Aja Brown, Compton's Youngest Mayor, Sworn In For Second Term

The 35-year-old received about 62 percent of the vote in June.
Aja Brown made history in 2013 when she became the youngest elected mayor of Compton.
Aja Brown made history in 2013 when she became the youngest elected mayor of Compton.
Courtesy of the Office of Mayor Aja Brown

UPDATE 7/10: Aja Brown was sworn in for her second term as Compton’s mayor on July 7. After taking her oath to serve another four years in office, the 35-year-old told the audience of 500 that now is the “time to move forward.”

“Onward. It’s time to finish the work,” she said. “If it isn’t about progress, it’s petty. Put it aside.”

Brown continued by saying she ran for mayor because she believes she can bring change to the city.

“Progress comes at a price,” she said. “You have to be willing to make tough calls and takes the hits. For those of you that have followed the last four years, you know that we’ve had our fair share. But I can tell you without a doubt that this journey has been nothing short of amazing and I give God all the glory and thank the residents from the bottom of my heart for allowing me to serve as your mayor.”

Watch Brown’s swearing-in for her second term in the video below.

PREVIOUSLY: Aja Brown, the incumbent mayor of Compton, California, has been re-elected to lead the city for a second term.

The 35-year-old ― who made history in 2013 at age 31 when she was elected as the city’s youngest mayor ever ― won about 62 percent of the vote, defeating former Mayor Omar Bradley in Tuesday’s election, KABC reported.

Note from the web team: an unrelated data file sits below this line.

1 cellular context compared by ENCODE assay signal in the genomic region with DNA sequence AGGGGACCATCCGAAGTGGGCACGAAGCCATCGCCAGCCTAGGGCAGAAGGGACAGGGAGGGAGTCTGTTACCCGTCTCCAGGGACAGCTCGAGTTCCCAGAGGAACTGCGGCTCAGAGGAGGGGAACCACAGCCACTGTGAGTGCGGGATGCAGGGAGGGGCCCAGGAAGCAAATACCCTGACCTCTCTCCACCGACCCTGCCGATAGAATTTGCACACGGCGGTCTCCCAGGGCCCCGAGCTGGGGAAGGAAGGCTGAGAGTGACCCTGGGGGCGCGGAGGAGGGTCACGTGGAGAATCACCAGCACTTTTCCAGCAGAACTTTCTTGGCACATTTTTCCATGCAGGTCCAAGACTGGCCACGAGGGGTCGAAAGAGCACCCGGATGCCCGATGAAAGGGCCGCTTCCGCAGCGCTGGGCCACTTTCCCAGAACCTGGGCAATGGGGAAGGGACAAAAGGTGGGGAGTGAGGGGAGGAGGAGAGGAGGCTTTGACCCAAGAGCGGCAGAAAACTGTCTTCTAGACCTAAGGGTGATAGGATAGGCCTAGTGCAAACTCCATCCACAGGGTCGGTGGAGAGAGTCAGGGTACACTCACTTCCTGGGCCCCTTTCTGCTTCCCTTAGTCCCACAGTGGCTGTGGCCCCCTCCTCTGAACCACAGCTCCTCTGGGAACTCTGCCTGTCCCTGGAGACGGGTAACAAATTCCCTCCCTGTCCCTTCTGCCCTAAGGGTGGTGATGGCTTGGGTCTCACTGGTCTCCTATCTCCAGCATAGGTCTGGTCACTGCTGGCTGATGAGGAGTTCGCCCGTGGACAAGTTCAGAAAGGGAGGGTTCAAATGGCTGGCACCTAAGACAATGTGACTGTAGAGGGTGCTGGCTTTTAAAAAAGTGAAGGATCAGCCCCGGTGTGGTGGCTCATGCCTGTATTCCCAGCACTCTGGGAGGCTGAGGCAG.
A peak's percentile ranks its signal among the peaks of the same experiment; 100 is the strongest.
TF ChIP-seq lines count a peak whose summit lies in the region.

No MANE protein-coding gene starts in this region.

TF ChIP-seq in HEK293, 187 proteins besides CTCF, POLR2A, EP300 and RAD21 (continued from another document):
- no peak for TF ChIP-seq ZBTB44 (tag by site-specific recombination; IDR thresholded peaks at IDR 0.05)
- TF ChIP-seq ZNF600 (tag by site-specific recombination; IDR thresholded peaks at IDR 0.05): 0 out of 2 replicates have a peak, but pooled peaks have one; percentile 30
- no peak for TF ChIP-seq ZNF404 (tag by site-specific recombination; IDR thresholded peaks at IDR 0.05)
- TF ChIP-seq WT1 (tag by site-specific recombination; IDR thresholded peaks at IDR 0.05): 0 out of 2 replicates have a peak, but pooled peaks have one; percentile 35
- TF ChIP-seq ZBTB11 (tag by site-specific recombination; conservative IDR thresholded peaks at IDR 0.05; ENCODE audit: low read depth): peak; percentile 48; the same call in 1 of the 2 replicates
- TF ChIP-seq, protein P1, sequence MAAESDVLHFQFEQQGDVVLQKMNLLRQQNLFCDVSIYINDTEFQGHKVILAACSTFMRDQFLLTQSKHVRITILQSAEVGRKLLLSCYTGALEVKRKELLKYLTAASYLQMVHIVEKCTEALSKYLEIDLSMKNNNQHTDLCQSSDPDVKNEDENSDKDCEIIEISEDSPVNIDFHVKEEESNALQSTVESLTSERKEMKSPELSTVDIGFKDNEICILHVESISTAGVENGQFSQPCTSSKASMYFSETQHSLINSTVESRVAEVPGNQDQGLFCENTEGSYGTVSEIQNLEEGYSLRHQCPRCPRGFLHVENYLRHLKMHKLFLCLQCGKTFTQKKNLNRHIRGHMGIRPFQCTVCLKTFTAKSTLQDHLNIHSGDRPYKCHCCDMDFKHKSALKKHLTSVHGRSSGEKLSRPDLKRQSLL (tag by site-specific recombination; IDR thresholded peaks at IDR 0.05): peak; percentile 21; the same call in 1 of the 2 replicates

During the primary, Brown won by 20 points, a little less than what she needed to avoid a runoff with Bradley, according to KABC. Brown’s campaign strategy was to stress the work that she started and needed to finish in order to improve Compton via a “12-Point Plan.” That includes youth development, economic growth, culture and arts, safety and infrastructure.

Bradley’s conviction for misusing city funds after he left office in 2001, though overturned on an appeal, didn’t help his campaign. Brown told the local outlet that after the city “overcom[ing] decades of corruption,” it’s time for progress.

“Our unemployment rate has dropped from 18.5 percent to 7 percent so we’re focusing on the last 7 percent to make sure Compton residents are involved in the beautiful restoration of our city,” Brown said.

Brown doubled down on her promises to “build a better Compton” in a post-victory statement on Wednesday.

“Throughout this campaign, we witnessed the love that Compton residents have for their city and the interest they have in our shared vision for Compton’s future,” said Brown, who’s campaign slogan was “Let’s Finish The Work.”

She also announced the “largest street reconstruction project” in the city’s history, aimed at fixing and maintaining the condition of the streets. As she enters her second term, Brown is also preparing a reform package that would “moderniz[e] city government and long term property tax reform.”

“Progress is a process,” she said in the statement, “and I’m humbled and honored that Compton voters chose to keep up the momentum and finish the work that we’ve started together!”

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